Our recent qualitative research on women’s attitudes to GM food attempts to unpack some of these issues ( Previous research had shown that women are generally more negative about GM foods, and suggested that this was because they often have less education in science, tend to be more involved with food provisioning, and have caring roles that tend to make them more concerned about food risks.

Our research participants included women with a range of educational backgrounds in science – from high school science to PhD training – and involved women with various household structures and carer roles (including parents, grandparents and those caring for older relatives). We specifically recruited plant scientists involved in the development of GM crops as well as women in health science professions. We used semi-scripted focus group discussions to collect data, which we analysed thematically.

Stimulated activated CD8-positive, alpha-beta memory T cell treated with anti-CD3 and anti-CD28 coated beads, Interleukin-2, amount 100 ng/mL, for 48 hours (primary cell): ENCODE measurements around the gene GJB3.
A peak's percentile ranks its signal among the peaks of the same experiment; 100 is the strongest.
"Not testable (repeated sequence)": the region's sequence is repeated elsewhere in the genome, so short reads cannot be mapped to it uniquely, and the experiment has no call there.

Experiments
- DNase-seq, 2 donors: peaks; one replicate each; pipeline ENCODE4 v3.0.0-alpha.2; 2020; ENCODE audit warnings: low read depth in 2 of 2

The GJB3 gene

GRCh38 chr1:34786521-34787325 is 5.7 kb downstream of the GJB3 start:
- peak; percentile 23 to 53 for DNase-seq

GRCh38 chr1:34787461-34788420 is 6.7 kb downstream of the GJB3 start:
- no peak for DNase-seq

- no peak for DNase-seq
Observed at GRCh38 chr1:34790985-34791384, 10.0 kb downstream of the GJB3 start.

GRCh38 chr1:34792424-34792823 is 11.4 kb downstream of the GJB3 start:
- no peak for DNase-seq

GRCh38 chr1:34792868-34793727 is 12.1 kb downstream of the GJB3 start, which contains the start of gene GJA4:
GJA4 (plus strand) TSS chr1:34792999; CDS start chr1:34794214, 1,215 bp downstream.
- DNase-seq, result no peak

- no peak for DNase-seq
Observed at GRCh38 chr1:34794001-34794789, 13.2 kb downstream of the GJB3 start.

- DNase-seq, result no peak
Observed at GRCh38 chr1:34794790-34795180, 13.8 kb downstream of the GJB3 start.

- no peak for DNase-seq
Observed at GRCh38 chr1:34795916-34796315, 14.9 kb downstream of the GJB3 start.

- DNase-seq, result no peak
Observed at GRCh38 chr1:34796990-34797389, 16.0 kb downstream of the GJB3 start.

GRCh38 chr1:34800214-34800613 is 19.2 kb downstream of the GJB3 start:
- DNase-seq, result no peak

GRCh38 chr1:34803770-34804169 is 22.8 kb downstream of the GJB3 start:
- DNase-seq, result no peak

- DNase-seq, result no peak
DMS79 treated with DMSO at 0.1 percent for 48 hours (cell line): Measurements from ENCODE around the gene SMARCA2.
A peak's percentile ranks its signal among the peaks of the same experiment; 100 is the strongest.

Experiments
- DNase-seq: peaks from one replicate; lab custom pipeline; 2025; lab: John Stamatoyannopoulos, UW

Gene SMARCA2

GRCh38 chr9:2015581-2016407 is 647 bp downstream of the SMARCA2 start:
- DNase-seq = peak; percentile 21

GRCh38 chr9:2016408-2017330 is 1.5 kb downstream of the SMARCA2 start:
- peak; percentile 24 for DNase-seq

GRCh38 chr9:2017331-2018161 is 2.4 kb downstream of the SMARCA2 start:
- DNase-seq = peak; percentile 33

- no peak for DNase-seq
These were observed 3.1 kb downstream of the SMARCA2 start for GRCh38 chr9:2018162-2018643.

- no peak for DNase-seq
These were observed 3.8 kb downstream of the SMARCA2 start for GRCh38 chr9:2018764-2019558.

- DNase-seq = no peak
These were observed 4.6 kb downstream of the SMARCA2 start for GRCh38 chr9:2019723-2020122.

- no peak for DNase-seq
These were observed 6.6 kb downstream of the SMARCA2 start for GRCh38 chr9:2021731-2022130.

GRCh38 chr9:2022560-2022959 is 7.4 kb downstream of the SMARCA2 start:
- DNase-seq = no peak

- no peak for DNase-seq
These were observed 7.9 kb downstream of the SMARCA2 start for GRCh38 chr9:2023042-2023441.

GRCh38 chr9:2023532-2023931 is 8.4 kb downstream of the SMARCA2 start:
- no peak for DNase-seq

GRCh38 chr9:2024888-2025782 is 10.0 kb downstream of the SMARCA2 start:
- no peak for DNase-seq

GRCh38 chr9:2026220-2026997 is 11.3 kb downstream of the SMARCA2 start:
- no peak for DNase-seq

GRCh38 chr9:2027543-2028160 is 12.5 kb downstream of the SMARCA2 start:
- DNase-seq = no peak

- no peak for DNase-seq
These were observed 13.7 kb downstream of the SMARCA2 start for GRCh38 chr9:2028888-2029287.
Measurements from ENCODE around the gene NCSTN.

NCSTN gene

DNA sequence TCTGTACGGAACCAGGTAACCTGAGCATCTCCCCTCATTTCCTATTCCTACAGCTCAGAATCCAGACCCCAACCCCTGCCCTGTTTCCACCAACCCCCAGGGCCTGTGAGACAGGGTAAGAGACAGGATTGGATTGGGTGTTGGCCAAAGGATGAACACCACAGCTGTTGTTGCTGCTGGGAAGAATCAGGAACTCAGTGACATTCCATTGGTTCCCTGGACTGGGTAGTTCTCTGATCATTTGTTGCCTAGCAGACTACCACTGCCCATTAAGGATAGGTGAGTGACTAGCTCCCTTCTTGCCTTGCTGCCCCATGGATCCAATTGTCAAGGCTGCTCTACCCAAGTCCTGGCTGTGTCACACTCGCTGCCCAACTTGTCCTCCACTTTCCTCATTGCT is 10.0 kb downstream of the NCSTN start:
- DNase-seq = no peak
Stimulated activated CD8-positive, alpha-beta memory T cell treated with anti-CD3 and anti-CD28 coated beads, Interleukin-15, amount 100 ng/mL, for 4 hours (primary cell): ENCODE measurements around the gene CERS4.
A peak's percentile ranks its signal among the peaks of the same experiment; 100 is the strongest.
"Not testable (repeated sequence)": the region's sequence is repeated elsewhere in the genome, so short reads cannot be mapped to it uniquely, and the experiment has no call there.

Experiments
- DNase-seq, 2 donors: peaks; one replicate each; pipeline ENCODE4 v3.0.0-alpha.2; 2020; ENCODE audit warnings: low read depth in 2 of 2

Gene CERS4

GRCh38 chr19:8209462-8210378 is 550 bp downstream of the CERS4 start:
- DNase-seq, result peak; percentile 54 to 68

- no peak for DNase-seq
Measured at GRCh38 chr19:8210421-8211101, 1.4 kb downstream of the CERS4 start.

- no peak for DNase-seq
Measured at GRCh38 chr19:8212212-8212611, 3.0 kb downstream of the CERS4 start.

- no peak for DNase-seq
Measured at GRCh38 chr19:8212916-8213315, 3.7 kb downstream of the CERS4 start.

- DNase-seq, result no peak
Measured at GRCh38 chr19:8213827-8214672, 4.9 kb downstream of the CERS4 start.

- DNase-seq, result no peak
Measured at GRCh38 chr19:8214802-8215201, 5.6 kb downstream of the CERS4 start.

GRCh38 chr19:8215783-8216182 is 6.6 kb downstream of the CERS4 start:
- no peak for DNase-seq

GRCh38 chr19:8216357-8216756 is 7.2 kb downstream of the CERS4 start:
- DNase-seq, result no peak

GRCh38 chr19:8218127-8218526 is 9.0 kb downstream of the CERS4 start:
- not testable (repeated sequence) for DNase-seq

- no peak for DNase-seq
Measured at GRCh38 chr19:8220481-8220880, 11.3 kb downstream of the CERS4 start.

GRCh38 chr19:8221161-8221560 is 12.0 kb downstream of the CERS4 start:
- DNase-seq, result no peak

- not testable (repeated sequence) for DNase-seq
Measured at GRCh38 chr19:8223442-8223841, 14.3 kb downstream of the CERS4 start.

All of the women in our study preferred food that they described as “natural” (by which they meant unprocessed), locally produced, healthy and nutritious, and free from additives. The plant scientists did not view food made using GM techniques to be in conflict with any of these categories, and were not worried about eating GM food, but nearly all of the other women in the study – even the highly science-educated women who worked in the health sciences – considered GM food to be in conflict with these core food values.

The multiple roles that the women played influenced their choices, with caring roles particularly important. Price, familiarity of brands, allergies and other special dietary needs were also cited as important factors when choosing food.

Although all of the women with higher levels of science education used evidence to support their positions on whether to consume GM foods, they had very different perceptions of risk. These are likely to result from the women’s different disciplinary backgrounds. The plant scientists said that lack of evidence of harm meant that GM food was safe for them to eat, but the women in health sciences said that a lack of evidence of safety made them cautious. For women without high levels of science education, GM foods presented unknown risks, and as such were to be avoided.